Statement #2: Low carb diets do not support high intensity exercise or team sports with intermittent hard efforts because the working muscle must use glycogen.
  • Comments:  After you remember there is no standard for what a low carb diet is (other than in the context of nutritional ketosis), refer to the first point to where we can still make the body more efficient at preserving its glycogen stores so that this fuel source IS available for high intensity exercise.  Secondly, we are not advocating for zero carbohydrate consumption during high intensity training and team sports. The fact is that this type of athlete just needs less of this supplement carbohydrate during these activities.

Statement #3: Fat only burns in a carbohydrate flame and the metabolism of fat is slow compared to carbohydrate.

  • Comments:  While true the body oxidizes carbohydrate faster than fat, we have also learned that fat can be converted into energy much faster than what was believed just a few years ago.  Additionally, we are not advocating for zero carbohydrate consumption during training and racing. Did I say that already?  There is still a need to provide calories to the endurance athlete and yes, this often includes carbohydrate sources! They just may not need as many carbohydrates as the carb-dependent athlete, nor will they necessarily need to feed as frequently.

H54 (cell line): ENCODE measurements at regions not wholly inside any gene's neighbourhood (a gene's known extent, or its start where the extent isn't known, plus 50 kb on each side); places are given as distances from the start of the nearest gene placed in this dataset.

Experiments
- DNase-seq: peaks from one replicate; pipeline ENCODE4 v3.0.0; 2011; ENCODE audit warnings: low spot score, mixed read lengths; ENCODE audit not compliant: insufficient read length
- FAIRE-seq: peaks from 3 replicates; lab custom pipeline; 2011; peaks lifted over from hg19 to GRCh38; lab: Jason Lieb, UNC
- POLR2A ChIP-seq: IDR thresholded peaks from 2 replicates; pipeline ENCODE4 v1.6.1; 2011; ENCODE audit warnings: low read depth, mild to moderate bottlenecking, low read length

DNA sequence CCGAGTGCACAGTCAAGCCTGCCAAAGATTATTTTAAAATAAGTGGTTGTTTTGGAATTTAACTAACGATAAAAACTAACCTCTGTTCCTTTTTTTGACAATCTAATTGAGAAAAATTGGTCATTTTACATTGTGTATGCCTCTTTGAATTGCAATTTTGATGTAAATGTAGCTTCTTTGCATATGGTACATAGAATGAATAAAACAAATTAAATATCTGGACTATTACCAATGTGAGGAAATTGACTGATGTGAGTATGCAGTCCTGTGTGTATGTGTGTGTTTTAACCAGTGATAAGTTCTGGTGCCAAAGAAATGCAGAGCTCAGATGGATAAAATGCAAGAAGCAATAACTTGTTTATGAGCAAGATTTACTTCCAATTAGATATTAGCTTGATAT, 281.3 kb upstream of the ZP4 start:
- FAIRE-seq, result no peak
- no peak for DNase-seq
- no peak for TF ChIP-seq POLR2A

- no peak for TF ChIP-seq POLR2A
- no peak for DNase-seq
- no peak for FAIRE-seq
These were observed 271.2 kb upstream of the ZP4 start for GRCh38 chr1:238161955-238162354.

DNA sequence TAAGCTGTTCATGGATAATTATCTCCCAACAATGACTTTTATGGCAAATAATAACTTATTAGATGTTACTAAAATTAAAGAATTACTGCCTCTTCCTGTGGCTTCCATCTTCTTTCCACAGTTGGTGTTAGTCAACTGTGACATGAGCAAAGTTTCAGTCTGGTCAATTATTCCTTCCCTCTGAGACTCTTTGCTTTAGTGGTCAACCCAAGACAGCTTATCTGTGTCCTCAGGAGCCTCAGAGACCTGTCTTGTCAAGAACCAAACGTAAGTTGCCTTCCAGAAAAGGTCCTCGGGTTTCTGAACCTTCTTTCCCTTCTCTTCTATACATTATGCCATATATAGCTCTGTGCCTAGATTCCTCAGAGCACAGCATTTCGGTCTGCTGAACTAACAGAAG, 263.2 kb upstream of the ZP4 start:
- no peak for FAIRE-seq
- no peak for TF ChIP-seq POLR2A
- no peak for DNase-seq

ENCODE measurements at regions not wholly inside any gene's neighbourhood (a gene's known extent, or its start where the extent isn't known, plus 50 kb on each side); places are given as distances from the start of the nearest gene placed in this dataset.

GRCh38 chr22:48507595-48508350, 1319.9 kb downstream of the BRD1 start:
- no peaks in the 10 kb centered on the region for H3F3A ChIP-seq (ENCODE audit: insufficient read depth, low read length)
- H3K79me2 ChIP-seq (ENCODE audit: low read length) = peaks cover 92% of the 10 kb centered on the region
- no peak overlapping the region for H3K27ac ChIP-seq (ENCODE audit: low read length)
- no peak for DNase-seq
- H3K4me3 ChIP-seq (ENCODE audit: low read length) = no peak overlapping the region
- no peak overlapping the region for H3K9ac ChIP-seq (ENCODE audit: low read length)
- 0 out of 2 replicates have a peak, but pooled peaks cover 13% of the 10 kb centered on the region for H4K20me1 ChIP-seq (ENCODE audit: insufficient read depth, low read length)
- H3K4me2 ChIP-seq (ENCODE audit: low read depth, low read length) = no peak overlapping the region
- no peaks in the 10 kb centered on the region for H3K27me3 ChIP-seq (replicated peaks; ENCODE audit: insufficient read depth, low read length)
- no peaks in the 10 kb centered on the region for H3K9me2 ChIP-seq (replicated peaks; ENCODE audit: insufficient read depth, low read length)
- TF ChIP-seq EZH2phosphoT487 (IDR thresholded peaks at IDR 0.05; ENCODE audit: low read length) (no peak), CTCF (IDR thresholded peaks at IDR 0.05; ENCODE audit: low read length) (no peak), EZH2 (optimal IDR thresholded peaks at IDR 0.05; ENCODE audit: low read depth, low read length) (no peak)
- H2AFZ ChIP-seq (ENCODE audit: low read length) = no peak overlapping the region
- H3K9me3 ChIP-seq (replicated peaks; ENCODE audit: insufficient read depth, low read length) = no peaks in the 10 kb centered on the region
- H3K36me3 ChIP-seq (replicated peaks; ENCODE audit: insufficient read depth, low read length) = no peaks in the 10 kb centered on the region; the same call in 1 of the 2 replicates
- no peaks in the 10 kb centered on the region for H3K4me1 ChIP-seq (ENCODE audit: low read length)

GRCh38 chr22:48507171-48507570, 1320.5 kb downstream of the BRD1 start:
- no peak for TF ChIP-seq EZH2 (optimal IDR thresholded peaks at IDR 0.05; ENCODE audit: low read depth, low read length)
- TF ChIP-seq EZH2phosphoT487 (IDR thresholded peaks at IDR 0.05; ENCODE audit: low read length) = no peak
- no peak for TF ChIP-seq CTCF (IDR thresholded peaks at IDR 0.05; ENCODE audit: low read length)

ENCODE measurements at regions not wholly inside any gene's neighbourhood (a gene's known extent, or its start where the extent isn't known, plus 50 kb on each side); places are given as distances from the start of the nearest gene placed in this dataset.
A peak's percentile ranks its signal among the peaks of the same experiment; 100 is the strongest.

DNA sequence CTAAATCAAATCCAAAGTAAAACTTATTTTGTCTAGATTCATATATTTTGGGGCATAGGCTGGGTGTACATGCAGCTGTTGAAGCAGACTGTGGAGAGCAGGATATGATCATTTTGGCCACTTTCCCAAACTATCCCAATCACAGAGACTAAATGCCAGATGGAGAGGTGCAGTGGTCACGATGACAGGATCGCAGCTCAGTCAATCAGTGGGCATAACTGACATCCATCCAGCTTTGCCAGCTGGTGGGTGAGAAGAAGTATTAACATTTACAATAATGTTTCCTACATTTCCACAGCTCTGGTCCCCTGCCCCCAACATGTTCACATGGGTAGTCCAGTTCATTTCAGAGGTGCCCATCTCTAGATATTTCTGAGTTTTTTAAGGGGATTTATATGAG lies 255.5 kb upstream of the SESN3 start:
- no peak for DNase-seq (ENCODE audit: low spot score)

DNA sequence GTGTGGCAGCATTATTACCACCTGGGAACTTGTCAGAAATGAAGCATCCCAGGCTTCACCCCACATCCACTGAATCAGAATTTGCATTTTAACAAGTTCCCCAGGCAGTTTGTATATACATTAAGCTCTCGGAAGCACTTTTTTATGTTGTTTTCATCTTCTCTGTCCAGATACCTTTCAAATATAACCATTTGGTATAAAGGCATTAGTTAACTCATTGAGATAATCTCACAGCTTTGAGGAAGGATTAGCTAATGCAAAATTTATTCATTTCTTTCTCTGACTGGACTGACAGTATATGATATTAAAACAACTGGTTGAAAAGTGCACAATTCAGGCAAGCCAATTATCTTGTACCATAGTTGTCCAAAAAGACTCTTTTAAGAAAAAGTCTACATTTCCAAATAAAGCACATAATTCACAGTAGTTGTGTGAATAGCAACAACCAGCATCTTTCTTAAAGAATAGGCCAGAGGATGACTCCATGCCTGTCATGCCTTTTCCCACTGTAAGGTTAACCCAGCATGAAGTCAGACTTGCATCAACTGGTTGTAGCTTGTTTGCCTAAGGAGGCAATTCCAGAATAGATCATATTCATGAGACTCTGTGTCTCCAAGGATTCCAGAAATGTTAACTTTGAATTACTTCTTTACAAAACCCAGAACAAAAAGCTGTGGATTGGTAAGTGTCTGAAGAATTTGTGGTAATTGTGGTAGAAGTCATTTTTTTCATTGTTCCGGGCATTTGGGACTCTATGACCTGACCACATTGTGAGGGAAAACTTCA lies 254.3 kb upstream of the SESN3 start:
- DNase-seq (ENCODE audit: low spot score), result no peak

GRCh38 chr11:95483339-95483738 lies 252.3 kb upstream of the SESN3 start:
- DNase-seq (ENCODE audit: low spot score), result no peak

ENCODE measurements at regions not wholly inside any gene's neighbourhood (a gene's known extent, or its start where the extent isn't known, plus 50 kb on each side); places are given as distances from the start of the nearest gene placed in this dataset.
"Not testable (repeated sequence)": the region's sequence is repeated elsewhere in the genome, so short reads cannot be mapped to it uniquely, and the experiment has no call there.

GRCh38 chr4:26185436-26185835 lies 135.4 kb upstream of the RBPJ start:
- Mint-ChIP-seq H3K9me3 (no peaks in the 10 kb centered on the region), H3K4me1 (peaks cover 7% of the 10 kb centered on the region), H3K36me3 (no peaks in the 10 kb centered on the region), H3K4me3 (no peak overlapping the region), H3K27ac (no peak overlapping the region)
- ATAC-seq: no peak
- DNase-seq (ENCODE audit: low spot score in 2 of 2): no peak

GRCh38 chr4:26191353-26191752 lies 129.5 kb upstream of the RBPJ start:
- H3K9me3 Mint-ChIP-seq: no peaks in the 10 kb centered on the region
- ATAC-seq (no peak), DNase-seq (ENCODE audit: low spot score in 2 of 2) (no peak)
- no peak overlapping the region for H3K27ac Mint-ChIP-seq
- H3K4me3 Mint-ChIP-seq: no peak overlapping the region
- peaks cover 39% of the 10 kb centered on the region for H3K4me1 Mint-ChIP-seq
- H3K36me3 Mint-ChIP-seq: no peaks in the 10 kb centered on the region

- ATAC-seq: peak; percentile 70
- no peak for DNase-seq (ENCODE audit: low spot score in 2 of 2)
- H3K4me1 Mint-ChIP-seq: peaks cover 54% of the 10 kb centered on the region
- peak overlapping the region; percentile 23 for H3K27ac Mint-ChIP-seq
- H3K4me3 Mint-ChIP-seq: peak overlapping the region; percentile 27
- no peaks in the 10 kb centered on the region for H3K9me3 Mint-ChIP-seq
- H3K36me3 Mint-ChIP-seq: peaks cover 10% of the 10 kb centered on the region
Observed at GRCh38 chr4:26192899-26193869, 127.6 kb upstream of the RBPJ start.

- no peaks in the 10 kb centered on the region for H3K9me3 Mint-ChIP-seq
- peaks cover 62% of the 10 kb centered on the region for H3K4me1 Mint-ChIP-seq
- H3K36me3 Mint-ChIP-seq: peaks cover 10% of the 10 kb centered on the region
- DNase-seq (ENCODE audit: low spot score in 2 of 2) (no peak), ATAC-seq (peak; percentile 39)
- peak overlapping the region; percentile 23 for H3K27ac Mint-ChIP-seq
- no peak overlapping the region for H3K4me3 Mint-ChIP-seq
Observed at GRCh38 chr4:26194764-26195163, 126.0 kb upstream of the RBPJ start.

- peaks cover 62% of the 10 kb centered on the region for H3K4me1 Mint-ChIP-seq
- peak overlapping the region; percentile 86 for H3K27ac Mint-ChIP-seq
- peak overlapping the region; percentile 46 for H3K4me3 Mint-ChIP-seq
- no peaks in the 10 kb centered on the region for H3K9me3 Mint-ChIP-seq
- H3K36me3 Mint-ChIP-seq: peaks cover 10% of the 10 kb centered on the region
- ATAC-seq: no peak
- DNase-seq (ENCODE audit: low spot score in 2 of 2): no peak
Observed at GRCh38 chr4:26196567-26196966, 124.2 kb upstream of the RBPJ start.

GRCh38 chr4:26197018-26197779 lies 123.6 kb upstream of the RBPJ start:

Statement #4: The low carb methods of “Train Low, Race High” popularized by Louise Burke and nutritional ketosis from the study done by Phinney et al. in 1983 did not show a performance benefit in athletes.
  • Comments: As Bob mentioned, there are several research papers that have been published since 1983 to show that performance is not negatively affected by low carb diets. But you must really understand that this notion of ‘low carb' is not universally the same throughout research studies.  I also want to mention that there are actually more than just these two methods of making an athlete metabolically efficient, which you can read about in the Metabolic Efficiency Training book. And although many of you want science to "prove it works”, even the renowned Dr. John Hawley recognized that the tools used in the laboratory setting may not be sensitive enough to detect performance improvements such as what athletes are seeing in real life.
Lastly, what is almost always missing in the naysayers’ anti-metabolic-efficiency talk is the importance and role of nutrition periodization.  This is another area where every single athlete may have a unique nutrition plan based on what their individual needs are in the context of health and athletic performance. This cannot be neglected, but sadly, those who are not knowledgeable of the concept are doing a disservice to their athletes by only focusing on the subject of "To Low Carb or Not".